Additional exemplary cancers are described in Table 6.

In an embodiment, the cancer is a hematologic malignancy (or premaligancy). As used herein, a hematologic malignancy refers to a tumor of the hematopoietic or lymphoid tissues, e.g., a tumor that affects blood, bone marrow, or lymph nodes. Exemplary hematologic malignancies include, but are not limited to, leukemia (e.g., acute lymphoblastic leukemia (ALL), acute myeloid leukemia (AML), chronic lymphocytic leukemia (CLL), chronic myelogenous leukemia (CML), hairy cell leukemia, acute monocytic leukemia (AMoL), chronic myelomonocytic leukemia (CMML), juvenile myelomonocytic leukemia (JMML), or large granular lymphocytic leukemia), lymphoma (e.g., AIDS-related lymphoma, cutaneous T-cell lymphoma, Hodgkin lymphoma (e.g., classical Hodgkin lymphoma or nodular lymphocyte-predominant Hodgkin lymphoma), mycosis fungoides, non-Hodgkin lymphoma (e.g., B-cell non-Hodgkin lymphoma (e.g., Burkitt lymphoma, small lymphocytic lymphoma (CLL/SLL), diffuse large B-cell lymphoma, follicular lymphoma, immunoblastic large cell lymphoma, precursor B-lymphoblastic lymphoma, or mantle cell lymphoma) or T-cell non-Hodgkin lymphoma (mycosis fungoides, anaplastic large cell lymphoma, or precursor T-lymphoblastic lymphoma)), primary central nervous system lymphoma, Sezary syndrome, Waldenström macroglobulinemia), chronic myeloproliferative neoplasm, Langerhans cell histiocytosis, multiple myeloma/plasma cell neoplasm, myelodysplastic syndrome, or myelodysplastic/myeloproliferative neoplasm. Premaligancy, as used herein, refers to a tissue that is not yet malignant but is poised to become malignant.

In one embodiment, the target gene or gene product, or a fragment thereof, is selected from any of the genes or gene products described in Tables 1-4 or FIGS. 3A-4D.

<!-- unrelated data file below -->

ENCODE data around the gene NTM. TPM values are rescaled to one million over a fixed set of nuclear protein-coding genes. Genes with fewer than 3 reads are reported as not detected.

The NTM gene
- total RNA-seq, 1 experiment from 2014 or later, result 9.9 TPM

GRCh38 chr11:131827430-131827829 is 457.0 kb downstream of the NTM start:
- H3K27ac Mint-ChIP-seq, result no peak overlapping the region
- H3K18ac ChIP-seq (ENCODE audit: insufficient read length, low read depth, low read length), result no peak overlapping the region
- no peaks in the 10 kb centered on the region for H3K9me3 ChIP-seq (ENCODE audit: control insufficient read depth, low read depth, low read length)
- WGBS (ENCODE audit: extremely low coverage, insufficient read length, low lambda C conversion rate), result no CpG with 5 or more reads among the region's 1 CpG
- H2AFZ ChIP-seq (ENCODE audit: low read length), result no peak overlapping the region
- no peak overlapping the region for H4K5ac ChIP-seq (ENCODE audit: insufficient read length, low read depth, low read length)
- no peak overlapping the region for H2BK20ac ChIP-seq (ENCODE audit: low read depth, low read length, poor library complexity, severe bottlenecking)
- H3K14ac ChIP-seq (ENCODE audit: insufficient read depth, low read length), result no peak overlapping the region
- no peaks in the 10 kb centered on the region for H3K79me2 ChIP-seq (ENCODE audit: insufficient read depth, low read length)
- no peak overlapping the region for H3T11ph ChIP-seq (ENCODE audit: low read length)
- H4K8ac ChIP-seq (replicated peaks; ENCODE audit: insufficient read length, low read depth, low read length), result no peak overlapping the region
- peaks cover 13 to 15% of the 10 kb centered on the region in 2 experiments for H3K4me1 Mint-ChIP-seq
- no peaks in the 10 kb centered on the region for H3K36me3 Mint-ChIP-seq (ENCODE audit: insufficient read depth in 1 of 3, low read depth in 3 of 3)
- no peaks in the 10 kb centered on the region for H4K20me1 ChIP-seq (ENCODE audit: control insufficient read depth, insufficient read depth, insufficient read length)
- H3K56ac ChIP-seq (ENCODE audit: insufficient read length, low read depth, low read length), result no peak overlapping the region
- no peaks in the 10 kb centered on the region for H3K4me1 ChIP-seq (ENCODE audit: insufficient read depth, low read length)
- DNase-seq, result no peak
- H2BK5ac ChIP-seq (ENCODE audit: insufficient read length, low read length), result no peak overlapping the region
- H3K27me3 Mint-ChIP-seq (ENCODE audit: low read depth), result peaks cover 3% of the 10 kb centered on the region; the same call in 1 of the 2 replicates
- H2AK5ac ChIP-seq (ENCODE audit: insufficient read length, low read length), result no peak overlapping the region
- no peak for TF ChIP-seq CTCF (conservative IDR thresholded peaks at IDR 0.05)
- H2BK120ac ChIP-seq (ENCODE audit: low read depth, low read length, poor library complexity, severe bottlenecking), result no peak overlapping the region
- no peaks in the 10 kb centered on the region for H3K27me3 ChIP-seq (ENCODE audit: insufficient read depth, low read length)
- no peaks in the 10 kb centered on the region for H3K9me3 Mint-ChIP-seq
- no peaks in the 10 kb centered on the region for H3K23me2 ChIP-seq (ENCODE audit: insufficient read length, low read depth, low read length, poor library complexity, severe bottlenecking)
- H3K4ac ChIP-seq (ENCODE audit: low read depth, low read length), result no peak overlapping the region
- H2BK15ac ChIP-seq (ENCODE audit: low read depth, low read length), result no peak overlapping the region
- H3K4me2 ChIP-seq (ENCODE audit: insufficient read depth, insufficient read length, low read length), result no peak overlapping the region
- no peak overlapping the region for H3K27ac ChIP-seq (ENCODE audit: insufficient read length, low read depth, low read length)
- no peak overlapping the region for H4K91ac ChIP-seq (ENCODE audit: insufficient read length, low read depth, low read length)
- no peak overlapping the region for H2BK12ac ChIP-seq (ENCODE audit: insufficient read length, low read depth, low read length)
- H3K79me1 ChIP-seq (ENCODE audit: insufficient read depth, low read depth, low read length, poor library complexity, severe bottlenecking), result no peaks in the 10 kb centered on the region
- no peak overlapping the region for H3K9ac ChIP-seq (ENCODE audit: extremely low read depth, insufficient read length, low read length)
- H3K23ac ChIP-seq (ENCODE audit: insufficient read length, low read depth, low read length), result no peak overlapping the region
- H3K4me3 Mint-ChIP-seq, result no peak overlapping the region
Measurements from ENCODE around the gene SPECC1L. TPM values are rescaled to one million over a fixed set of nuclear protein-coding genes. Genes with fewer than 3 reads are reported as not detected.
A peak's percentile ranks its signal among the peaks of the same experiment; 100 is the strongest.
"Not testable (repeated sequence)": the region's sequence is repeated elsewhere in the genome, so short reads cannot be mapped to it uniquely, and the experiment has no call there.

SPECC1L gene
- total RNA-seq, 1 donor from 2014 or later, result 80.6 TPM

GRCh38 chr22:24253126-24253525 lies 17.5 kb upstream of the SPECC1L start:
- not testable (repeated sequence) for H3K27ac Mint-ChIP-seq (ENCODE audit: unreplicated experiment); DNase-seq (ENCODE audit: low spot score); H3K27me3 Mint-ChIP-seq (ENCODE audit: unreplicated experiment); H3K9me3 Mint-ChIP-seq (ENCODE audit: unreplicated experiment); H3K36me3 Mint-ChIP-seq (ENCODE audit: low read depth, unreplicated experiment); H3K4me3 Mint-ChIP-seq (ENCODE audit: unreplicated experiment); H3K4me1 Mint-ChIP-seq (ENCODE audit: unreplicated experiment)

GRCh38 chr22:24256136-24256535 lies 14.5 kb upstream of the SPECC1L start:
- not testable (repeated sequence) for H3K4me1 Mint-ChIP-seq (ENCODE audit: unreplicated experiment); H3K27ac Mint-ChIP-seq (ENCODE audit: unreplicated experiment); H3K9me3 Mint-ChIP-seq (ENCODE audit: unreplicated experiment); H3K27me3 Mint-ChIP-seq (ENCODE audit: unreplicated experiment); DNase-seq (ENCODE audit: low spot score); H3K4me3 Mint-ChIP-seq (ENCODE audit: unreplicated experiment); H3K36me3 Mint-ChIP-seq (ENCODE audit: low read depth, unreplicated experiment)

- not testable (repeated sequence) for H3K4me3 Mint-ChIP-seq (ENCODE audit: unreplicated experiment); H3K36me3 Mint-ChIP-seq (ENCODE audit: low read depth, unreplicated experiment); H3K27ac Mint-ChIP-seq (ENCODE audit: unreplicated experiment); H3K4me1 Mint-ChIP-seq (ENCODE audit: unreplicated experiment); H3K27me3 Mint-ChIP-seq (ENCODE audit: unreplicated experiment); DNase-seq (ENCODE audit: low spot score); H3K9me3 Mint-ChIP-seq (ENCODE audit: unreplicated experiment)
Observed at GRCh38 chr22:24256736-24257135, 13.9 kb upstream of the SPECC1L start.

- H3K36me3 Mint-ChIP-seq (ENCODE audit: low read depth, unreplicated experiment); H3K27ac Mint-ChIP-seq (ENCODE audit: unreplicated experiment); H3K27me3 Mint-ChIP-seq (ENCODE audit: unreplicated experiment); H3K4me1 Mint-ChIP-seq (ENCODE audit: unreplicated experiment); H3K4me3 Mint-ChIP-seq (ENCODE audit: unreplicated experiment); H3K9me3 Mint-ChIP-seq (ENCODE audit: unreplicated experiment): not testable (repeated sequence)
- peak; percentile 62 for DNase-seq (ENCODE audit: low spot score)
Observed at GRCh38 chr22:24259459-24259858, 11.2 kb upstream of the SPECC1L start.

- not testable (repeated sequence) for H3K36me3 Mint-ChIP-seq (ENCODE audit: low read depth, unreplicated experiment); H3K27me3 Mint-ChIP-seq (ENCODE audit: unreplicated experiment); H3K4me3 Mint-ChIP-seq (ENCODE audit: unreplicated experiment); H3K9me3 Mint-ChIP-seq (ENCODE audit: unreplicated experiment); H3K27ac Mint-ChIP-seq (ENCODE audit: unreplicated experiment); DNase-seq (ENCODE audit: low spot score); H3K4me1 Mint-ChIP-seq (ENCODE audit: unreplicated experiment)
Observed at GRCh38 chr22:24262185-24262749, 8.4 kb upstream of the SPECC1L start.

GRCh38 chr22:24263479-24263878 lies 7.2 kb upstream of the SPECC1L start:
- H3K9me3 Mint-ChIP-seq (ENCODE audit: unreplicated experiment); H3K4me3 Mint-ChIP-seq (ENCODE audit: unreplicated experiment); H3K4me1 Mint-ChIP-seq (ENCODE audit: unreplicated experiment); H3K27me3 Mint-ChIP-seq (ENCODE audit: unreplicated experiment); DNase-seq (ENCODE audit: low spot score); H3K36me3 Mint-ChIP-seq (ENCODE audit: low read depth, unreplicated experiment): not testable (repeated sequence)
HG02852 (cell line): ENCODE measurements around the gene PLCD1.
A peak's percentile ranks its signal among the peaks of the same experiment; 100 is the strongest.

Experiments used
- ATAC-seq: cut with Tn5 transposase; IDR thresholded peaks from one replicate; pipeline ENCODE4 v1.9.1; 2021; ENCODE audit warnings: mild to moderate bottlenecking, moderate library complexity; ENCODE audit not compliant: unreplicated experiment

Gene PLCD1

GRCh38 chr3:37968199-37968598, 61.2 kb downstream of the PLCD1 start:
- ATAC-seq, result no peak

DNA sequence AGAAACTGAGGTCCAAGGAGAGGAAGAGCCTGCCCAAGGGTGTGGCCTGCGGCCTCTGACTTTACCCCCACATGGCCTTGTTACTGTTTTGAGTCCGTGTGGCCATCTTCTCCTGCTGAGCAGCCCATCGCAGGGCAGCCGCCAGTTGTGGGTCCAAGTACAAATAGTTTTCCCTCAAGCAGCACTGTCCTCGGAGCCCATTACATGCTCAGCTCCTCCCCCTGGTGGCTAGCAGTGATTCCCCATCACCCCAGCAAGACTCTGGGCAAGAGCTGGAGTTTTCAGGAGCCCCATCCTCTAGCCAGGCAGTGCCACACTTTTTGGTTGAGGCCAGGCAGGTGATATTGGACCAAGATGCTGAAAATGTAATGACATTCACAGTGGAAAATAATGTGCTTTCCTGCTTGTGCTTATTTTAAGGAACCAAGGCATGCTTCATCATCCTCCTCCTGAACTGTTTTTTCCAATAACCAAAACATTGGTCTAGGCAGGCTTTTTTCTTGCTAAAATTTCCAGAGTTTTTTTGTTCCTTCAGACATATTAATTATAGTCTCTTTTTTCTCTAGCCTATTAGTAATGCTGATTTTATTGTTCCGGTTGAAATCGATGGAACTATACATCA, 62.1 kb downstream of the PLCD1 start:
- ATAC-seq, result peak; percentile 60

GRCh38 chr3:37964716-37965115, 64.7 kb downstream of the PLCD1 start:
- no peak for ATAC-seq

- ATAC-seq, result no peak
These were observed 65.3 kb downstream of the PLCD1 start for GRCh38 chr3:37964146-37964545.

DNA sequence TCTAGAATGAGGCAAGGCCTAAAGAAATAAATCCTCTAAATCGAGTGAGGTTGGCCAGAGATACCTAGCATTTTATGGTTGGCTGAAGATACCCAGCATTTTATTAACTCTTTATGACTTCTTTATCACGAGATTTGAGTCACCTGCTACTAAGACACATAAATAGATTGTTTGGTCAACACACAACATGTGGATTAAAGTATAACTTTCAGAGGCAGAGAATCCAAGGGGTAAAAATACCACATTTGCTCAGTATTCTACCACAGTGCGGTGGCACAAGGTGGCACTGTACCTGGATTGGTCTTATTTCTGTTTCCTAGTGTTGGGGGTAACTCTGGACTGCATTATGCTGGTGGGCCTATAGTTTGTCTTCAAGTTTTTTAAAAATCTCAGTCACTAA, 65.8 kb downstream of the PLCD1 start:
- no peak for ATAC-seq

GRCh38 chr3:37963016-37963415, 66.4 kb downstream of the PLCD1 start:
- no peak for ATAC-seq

TABLE 1 Exemplary genes with complete exonic coverage in an exemplary DNA-seq baitset ABL1 BTK CTNNB1 FAS HIST1H1C KDR MYCN PDK1 RPL13 SUFU (TNFRSF6) ACTB BTLA CUL4A FAT3 HIST1H1D KEAP1 MYD88 PHF6 RPL15 SUZ12 AKT1 c11orf30 CUL4B FBXO11 HIST1H1E KIT MYO18A PIK3C2G RPL35A SYK (EMSY) AKT2 CAD CUX1 FBXO31 HIST1H2AC KLHL6 NBN PIK3C3 RPS14 TAF1 AKT3 CARD11 CXCR4 FBXW7 HIST1H2AG KMT2A NCOR1 PIK3CA RPS19 TBL1XR1 (MLL) ALK CASP8 CYP17A1 FGF10 HIST1H2AL KMT2B NCOR2 PIK3CG RPS26 TBX3 (MLL2) ALOX12B CBFB DAXX FGF12 HIST1H2AM KMT2C NCSTN PIK3R1 RPTOR TCF3 (MLL3) AMER1 CBL DDR2 FGF14 HIST1H2BC KRAS NF1 PIK3R2 RUNX1 TCL1A (FAM123B or WTX) APC CCND1 DDX3X FGF19 HIST1H2BJ LEF1 NF2 PIM1 RUNX1T1 TET2 APCDD1 CCND2 DIS3 FGF23 HIST1H2BK LMO1 NFE2L2 PLCG2 S1PR2 TGFBR2 APH1A CCND3 DKC1 FGF3 HIST1H2BO LRP1B NFKBIA PMS2 SBDS TIPARP AR CCNE1 DNM2 FGF4 HIST1H3B LRRK2 NKX2-1 PNRC1 SDHA TLL2 ARAF CCT6B DNMT3A FGF6 HLA-A MAF NOD1 POT1 SDHB TMEM30A ARFRP1 CD22 DOT1L FGF7 HNF1A MAFB NOTCH1 PPP2R1A SDHC TMSB4XP8 (TMSL3) ARHGAP26 CD274 DTX1 FGFR1 HRAS MAGED1 NOTCH2 PRDM1 SDHD TNFAIP3 (GRAF) (PDL1) ARID1A CD36 DUSP2 FGFR2 HSP90AA1 MALT1 NOTCH3 PRKAR1A SERP2 TNFRSF11A ARID2 CD58 DUSP9 FGFR3 ICK MAP2K1 NOTCH4 PRKDC SETBP1 TNFRSF14 ASMTL CD70 EBF1 FGFR4 ID3 MAP2K2 NPM1 PRSS8 SETD2 TNFRSF17 ASXL1 CD79A ECT2L FHIT IDH1 MAP2K4 NRAS PTCH1 SF3B1 TOP1 ATM CD79B EED FLCN IDH2 MAP3K1 NSD1 PTEN SGK1 TP53 ATR CDC73 EGFR FLT1 IGF1 MAP3K13 NT5C2 PTPN11 SH2B3 TP63 ATRX CDH1 ELP2 FLT3 IGF1R MAP3K14 NTRK1 PTPN2 SMAD2 TRAF2 AURKA CDK12 EP300 FLT4 IGF2 MAP3K6 NTRK2 PTPN6 SMAD4 TRAF3 (SHP-1) AURKB CDK4 EPHA3 FLYWCH1 IKBKE MAP3K7 NTRK3 PTPRO SMARCA1 TRAF5 AXIN1 CDK6 EPHA5 FOXL2 IKZF1 MAPK1 NUP93 RAD21 SMARCA4 TRRAP AXL CDK8 EPHA7 FOXO1 IKZF2 MCL1 NUP98 RAD50 SMARCB1 TSC1 B2M CDKN1B EPHB1 FOXO3 IKZF3 MDM2 P2RY8 RAD51 SMARCD1 TSC2 BAP1 CDKN2A ERBB2 FOXP1 IL7R MDM4 PAG1 RAD51B SMC1A TSHR BARD1 CDKN2B ERBB3 FRS2 INHBA MED12 PAK3 RAD51C SMC3 TUSC3 BCL10 CDKN2C ERBB4 GADD45B INPP4B MEF2B PAK7 RAD51D SMO TYK2 BCL11B CEBPA ERG GATA1 INPP5D MEF2C PALB2 RAD52 SOCS1 U2AF1 (SHIP) BCL2 CHD2 ESR1 GATA2 IRF1 MEN1 PARP1 RAD54L SOCS2 U2AF2 BCL2L2 CHEK1 ETS1 GATA3 IRF4 MET PARP2 RAF1 SOCS3 VHL BCL6 CHEK2 ETV6 GID4 IRF8 MIB1 PARP3 RARA SOX10 WDR90 (c17orf39) BCL7A CHUK EXOSC6 GNA11 IRS2 MITF PARP4 RASGEF1A SOX2 WHSC1 (MMSET or NSD2) BCOR CIC EZH2 GNA12 JAK1 MKI67 PASK RB1 SPEN WISP3 BCORL1 CIITA FAF1 GNA13 JAK2 MLH1 PAX5 REL SPOP WT1 BIRC3 CKS1B FAM46C GNAQ JAK3 MPL PBRM1 RELN SRC XBP1 BLM CPS1 FANCA GNAS JARID2 MRE11A PC RET SRSF2 XPO1 BRAF CRBN FANCC GPR124 JUN MSH2 PCBP1 RHOA STAG2 XRCC3 BRCA1 CREBBP FANCD2 GRIN2A KAT6A MSH3 PCLO RICTOR STAT3 YY1AP1 (MYST3) BRCA2 CRKL FANCE GSK3B KDM2B MSH6 PDCD1 RMRP STAT4 ZMYM3 BRD4 CRLF2 FANCF GTSE1 KDM4C MTOR PDCD11 RNF43 STAT5A ZNF217 BRIP1 CSF1R FANCG HDAC1 KDM5A MUTYH PDCD1LG2 ROS1 STAT5B ZNF24 (BACH1) (PDL2) (ZSCAN3) BRSK1 CSF3R FANCI HDAC4 KDM5C MYC PDGFRA RPA1 STAT6 ZNF703 BTG1 CTCF FANCL HDAC7 KDM6A MYCL PDGFRB RPL11 STK11 ZRSR2 (MYCL1) BTG2 CTNNA1 FANCM HGF